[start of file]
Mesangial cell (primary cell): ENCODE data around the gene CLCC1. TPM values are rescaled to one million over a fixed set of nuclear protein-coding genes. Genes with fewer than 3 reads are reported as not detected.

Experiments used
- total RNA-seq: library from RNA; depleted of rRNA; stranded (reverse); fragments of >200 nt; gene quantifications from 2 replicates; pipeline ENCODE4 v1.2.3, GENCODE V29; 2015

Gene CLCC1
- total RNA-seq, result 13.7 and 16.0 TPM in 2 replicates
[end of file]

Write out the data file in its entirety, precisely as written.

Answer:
Mesangial cell (primary cell): ENCODE data around the gene CLCC1. TPM values are rescaled to one million over a fixed set of nuclear protein-coding genes. Genes with fewer than 3 reads are reported as not detected.

Experiments used
- total RNA-seq: library from RNA; depleted of rRNA; stranded (reverse); fragments of >200 nt; gene quantifications from 2 replicates; pipeline ENCODE4 v1.2.3, GENCODE V29; 2015

Gene CLCC1
- total RNA-seq, result 13.7 and 16.0 TPM in 2 replicates